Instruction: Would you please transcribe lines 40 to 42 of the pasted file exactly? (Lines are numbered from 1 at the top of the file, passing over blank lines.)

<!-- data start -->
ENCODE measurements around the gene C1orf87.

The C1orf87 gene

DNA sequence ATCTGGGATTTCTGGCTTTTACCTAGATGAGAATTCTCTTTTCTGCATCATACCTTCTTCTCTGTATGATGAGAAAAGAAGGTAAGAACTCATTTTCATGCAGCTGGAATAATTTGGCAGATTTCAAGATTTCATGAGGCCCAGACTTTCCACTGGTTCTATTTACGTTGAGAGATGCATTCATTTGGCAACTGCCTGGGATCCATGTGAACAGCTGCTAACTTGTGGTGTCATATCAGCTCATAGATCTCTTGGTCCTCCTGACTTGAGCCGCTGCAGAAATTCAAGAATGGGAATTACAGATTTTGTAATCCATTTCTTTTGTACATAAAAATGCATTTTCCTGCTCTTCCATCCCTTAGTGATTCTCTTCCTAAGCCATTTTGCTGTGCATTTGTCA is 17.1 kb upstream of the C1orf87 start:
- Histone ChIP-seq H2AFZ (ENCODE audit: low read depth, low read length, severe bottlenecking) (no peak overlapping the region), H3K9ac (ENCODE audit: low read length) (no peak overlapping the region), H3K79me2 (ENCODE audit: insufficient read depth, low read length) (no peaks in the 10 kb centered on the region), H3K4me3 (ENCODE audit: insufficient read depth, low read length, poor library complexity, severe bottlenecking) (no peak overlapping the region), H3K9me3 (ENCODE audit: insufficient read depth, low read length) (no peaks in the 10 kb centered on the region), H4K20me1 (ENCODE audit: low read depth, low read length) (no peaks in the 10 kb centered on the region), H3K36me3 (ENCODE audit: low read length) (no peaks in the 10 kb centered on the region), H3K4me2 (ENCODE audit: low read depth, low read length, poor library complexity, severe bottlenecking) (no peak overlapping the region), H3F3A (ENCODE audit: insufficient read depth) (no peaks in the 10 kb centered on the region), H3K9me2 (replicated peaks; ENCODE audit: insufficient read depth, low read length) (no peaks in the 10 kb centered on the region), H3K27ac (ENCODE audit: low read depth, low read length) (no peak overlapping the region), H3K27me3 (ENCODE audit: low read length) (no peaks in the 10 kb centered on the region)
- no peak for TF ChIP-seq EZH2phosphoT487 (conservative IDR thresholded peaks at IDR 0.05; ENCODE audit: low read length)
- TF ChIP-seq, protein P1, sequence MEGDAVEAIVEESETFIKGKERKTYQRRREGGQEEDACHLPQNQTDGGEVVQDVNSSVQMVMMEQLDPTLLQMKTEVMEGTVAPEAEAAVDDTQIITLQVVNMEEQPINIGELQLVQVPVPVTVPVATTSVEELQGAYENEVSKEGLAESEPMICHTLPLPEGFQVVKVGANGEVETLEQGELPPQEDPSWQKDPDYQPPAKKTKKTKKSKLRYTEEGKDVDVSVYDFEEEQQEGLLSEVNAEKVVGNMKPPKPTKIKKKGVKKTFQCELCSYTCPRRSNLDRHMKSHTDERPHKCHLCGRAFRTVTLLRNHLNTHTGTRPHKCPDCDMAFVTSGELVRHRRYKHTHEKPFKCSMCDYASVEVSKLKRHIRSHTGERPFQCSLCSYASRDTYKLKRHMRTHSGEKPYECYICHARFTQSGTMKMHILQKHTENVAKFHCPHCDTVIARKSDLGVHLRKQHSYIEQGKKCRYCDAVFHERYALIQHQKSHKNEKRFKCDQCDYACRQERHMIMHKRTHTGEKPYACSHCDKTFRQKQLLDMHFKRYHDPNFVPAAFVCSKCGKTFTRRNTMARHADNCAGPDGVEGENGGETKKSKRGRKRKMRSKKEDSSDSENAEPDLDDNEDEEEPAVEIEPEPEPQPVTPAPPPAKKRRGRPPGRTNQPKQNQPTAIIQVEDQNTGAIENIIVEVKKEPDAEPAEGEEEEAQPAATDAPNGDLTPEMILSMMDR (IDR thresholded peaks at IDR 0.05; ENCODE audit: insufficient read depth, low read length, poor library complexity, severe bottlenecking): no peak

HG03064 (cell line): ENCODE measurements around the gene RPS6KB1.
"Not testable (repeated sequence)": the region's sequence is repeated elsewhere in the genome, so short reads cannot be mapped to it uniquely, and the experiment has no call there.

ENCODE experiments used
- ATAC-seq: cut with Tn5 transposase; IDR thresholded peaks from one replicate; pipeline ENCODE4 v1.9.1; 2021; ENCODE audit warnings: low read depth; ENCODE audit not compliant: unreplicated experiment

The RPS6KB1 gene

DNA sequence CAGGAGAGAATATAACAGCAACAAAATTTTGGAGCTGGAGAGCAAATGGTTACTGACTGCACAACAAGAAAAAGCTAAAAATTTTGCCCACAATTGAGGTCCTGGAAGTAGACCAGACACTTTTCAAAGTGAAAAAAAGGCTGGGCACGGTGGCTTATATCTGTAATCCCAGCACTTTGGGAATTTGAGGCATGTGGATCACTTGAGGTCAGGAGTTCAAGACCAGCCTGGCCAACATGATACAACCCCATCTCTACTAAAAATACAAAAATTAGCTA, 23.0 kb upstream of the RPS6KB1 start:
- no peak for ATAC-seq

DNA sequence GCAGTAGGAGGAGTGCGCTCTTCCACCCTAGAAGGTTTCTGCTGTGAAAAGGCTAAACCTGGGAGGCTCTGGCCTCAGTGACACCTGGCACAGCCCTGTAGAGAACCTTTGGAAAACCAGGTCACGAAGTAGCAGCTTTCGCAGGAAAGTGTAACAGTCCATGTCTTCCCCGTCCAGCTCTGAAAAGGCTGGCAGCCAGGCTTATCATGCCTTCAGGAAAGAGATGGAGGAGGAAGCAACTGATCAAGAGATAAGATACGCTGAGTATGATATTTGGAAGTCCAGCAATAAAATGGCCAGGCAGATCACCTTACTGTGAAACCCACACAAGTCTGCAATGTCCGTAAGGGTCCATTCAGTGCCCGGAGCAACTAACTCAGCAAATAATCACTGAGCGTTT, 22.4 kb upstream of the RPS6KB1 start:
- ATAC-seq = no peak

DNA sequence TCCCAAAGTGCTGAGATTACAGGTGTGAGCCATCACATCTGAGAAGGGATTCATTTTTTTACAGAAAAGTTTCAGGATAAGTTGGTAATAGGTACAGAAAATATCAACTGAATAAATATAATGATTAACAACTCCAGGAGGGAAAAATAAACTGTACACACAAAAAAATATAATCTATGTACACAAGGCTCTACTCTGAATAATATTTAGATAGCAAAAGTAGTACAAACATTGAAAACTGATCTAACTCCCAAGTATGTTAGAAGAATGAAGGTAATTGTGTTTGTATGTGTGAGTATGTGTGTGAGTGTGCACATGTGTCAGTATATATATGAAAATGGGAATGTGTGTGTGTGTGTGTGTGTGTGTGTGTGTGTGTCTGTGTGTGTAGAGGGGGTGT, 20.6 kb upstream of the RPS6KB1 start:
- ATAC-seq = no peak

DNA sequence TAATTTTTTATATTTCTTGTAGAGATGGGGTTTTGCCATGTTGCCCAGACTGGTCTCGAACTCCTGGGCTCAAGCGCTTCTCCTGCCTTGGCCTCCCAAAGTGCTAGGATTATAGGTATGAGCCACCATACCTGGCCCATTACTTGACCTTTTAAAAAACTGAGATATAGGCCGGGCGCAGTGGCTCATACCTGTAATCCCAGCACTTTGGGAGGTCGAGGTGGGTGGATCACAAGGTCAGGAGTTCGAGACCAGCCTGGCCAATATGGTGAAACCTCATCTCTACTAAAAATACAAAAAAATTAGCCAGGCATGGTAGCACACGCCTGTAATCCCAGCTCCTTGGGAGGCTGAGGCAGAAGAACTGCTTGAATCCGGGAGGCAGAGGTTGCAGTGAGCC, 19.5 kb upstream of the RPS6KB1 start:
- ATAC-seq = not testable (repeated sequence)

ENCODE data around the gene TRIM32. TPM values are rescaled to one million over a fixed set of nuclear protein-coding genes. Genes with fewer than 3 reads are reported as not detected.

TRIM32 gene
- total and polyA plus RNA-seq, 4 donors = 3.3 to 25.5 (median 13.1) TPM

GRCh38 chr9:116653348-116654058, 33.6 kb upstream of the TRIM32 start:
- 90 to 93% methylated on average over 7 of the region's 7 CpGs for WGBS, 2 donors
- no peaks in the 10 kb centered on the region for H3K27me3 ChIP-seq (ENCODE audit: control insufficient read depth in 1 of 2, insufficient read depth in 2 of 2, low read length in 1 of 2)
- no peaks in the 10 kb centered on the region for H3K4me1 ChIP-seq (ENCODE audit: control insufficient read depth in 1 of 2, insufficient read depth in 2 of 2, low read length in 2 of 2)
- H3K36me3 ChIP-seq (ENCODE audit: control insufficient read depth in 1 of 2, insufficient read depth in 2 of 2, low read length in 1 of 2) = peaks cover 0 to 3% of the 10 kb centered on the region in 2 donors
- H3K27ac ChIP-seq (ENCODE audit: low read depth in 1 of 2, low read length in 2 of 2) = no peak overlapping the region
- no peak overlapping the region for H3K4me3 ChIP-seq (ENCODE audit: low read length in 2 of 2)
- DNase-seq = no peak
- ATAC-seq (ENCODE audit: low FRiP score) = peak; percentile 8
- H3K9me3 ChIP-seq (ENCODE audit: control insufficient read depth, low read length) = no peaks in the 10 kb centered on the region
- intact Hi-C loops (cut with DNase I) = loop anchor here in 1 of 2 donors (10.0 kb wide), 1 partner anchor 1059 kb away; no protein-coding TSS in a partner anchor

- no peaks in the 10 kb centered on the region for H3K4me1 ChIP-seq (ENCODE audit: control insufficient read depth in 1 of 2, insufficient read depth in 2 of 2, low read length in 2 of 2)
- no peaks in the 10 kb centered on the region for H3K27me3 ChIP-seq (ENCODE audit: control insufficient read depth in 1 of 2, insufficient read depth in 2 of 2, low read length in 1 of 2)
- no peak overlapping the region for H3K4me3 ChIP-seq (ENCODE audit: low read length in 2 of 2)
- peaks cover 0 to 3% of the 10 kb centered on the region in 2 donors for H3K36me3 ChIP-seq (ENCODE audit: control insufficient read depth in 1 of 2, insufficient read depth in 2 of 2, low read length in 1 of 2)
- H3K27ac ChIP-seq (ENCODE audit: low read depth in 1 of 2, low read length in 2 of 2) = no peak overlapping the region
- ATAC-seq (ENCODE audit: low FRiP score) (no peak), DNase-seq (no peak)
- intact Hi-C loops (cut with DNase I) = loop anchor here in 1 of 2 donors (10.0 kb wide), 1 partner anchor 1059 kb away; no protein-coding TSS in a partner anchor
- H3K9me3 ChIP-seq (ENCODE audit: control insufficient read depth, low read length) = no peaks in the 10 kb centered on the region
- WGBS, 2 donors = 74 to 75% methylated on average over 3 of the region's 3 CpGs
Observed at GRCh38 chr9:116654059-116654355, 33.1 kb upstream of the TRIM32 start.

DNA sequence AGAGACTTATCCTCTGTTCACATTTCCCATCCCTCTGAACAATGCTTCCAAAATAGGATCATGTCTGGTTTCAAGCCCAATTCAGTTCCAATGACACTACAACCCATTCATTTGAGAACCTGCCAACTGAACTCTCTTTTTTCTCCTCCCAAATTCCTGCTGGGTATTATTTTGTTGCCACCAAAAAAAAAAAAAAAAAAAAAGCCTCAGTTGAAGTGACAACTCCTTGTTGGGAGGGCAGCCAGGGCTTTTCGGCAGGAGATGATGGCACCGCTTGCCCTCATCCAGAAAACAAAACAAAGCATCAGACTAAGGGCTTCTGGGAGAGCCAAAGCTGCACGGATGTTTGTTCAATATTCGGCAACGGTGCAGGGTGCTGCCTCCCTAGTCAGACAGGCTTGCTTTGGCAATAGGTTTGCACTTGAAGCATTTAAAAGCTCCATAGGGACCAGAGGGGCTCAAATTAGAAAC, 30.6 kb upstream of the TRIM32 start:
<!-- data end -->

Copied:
- intact Hi-C loops (cut with DNase I) = loop anchor here in 1 of 2 donors (10.0 kb wide), 1 partner anchor 1059 kb away; no protein-coding TSS in a partner anchor
- H3K9me3 ChIP-seq (ENCODE audit: control insufficient read depth, low read length) = no peaks in the 10 kb centered on the region
- WGBS, 2 donors = 74 to 75% methylated on average over 3 of the region's 3 CpGs